The rise of gluten allergies and consumer concern about genetically modified corn has sparked a mainstream interest in natural foods and organics. In Spring 2014, Walmart partnered with natural food grocer Wild Oats to add an organic section, and is attempting to compete in the space by offering natural food and organic products at a 25 percent discount over speciality retailers such as Whole Foods. Spokespeople from Walmart say 91 percent of its customers are asking for organics. According to Mintel Research, the gluten-free industry in the US alone is pegged at $10.5bn.
The last of the ‘food frontier’ segments to respond to this shift in food quality offerings is the restaurant industry – but, even there, changes are well underway. Some of the biggest restaurateur experts – who proliferated global restaurant empires such as Pizza Hut and TGI Fridays, and have been involved with brands such as Baja Fresh and Wendy’s – are at the forefront of providing super-dense, high-nutrient food concepts. Just as Walmart is doing to mainstream organic grocery offerings, the creators of Sharky’s Woodfired Mexican Grill, Steve Paperno and David Goldstein, are applying the chain restaurant format to provide Americans with what they describe as “food to feel good about”. This 21-location chain in Southern California has been named the “fastest growing” chain by Restaurant Business Magazine and the Los Angeles Business Journal.
Paperno and Goldstein are one of a healthy handful of restaurant barons heading in a ‘good for you’ direction. Greg Dollarhyde, a driver behind Pizza Hut and Taco Bell, is hatching the Veggie Grill, a 26-location chain providing “craveable vegetarian food that enables you to move veggies to the centre of your plate”. The effect these types of restaurants are having on the global crop switch is mostly a drive away from anything GMO, such as corn, canola, cottonseed and soy, favouring organic over conventionally grown anything.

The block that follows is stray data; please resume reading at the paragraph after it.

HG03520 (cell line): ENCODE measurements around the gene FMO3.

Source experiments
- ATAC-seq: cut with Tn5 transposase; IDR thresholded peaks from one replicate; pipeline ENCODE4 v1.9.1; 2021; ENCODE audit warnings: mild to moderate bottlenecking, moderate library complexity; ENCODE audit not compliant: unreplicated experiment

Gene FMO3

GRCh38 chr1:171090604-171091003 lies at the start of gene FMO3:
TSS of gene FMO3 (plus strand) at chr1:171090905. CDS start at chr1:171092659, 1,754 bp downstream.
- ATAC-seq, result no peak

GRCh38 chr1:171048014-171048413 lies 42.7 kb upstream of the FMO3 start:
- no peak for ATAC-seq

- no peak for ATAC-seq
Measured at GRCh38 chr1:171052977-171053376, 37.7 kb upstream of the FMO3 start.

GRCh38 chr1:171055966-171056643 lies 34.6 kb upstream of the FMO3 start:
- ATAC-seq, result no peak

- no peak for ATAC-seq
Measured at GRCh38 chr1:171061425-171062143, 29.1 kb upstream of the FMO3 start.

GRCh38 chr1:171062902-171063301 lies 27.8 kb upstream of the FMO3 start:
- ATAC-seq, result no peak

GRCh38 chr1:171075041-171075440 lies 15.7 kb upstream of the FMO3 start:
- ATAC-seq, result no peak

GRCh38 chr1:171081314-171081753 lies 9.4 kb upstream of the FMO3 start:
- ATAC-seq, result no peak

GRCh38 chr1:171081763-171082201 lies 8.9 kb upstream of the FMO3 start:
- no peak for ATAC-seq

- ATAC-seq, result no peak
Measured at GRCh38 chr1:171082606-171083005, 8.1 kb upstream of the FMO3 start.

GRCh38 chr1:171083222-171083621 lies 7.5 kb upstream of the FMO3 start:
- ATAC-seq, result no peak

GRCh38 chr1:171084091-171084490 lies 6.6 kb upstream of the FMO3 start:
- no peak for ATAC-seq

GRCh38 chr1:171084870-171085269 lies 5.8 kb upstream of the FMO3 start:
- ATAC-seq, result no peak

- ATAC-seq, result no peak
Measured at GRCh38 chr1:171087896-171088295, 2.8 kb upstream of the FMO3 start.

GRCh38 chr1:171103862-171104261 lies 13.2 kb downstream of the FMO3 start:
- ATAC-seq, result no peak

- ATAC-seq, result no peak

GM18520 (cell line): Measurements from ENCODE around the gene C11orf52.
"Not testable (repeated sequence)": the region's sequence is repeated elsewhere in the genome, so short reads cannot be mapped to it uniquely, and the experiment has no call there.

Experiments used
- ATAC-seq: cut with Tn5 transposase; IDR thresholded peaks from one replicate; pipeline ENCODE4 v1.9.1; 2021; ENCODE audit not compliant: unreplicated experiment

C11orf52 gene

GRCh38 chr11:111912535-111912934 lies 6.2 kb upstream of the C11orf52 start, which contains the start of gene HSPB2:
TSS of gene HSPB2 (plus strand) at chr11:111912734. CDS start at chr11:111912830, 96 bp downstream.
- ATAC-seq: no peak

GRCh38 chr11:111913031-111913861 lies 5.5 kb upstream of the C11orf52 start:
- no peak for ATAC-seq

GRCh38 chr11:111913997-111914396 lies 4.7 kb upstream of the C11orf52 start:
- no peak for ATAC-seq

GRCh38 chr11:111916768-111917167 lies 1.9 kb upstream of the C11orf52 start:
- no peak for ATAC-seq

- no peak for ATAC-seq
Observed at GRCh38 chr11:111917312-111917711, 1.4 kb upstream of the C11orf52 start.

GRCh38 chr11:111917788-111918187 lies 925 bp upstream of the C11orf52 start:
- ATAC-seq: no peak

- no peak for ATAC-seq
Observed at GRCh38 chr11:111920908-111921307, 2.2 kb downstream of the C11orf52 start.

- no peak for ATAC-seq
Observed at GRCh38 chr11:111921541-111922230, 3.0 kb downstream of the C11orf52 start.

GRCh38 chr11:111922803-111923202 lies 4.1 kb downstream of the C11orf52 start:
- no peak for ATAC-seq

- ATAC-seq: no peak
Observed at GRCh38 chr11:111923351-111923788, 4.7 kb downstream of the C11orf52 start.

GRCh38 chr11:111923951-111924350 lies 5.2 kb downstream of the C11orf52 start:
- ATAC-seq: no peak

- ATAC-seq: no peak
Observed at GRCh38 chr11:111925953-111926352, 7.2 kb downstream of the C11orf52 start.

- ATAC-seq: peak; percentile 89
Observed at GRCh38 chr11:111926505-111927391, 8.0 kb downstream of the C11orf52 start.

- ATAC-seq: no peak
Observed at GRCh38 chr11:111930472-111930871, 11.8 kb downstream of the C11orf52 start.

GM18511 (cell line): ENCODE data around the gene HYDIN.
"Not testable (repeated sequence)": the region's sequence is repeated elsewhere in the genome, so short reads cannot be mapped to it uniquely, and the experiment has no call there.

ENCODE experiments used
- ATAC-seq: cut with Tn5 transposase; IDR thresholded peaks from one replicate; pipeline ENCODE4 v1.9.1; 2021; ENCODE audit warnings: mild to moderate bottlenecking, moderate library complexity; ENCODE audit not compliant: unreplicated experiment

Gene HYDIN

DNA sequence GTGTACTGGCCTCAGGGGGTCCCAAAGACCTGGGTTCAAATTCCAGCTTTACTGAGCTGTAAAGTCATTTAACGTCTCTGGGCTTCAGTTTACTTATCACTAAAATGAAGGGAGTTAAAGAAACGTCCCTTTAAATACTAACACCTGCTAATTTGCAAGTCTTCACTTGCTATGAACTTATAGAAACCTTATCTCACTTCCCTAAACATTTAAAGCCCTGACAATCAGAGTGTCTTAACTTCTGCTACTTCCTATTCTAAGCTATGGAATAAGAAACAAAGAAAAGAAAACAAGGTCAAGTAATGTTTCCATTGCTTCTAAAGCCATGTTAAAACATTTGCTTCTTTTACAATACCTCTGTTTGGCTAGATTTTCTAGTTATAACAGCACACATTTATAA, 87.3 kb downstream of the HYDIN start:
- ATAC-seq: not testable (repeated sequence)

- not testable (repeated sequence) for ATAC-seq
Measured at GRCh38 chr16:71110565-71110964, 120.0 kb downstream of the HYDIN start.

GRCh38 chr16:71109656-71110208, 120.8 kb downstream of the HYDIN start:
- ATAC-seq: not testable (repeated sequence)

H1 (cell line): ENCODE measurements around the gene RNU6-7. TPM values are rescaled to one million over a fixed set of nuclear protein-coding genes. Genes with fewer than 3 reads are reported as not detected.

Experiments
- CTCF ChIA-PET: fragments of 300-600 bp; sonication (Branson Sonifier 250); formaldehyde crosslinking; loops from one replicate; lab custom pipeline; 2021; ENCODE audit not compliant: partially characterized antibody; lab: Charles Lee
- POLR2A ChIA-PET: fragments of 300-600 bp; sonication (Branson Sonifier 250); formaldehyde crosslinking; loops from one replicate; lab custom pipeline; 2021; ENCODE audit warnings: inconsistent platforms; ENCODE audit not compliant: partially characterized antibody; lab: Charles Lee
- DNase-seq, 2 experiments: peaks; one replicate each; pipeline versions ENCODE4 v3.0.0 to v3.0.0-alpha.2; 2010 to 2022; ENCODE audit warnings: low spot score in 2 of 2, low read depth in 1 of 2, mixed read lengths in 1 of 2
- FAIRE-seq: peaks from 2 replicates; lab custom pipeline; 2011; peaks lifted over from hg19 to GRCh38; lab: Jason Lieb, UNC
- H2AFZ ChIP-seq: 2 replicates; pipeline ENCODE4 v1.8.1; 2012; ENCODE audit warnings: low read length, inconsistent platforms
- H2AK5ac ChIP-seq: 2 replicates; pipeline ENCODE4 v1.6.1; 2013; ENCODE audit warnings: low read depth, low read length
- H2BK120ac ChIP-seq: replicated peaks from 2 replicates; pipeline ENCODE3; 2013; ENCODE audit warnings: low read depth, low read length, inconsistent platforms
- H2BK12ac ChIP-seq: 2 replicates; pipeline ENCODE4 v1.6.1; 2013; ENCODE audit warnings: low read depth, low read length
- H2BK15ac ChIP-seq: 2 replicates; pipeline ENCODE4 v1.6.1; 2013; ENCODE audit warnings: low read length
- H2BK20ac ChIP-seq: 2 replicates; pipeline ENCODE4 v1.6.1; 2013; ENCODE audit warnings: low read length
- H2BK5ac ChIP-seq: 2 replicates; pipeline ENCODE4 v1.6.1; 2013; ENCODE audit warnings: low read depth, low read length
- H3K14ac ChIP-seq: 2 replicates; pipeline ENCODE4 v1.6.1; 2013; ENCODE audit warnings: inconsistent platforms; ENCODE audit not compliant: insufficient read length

Rice, challenges and opportunities
Like anything, rice has had its share of issues and challenges, most of which have been in relation to an education process about how it’s grown and as a water-saturated ‘translocator’ plant (i.e. what is takes from the soil). Organisations such as the World Rice Alliance are at the forefront of global movements to ensure pristine products from the cleanest growing regions of the world get onto our plates. Companies such as Janow’s Axiom Foods are global proponents of the allergy-free food movement and the food industry is hungry for what they have to offer. These changes are so massive that organisations such as the US Food and Drug Administration are putting into place new regulations and looking to experts such as Janow while forming their best practices.
With the rise in the number of people consuming more plant-based meals, rice has even more opportunities as a sustainable, environmentally friendly alternative to animal-based proteins and milks.
“When we fraction apart an organic brown rice kernel”, explains Janow, “there is so much to be reaped from it. We feel good about the fact that we’ve hit upon nutritional solutions for such a huge problem in the world. We never realised how much gluten and other food allergies were going to be a player in our business, or that the incredible science of genetics could affect the food supply as it has, but here we are.”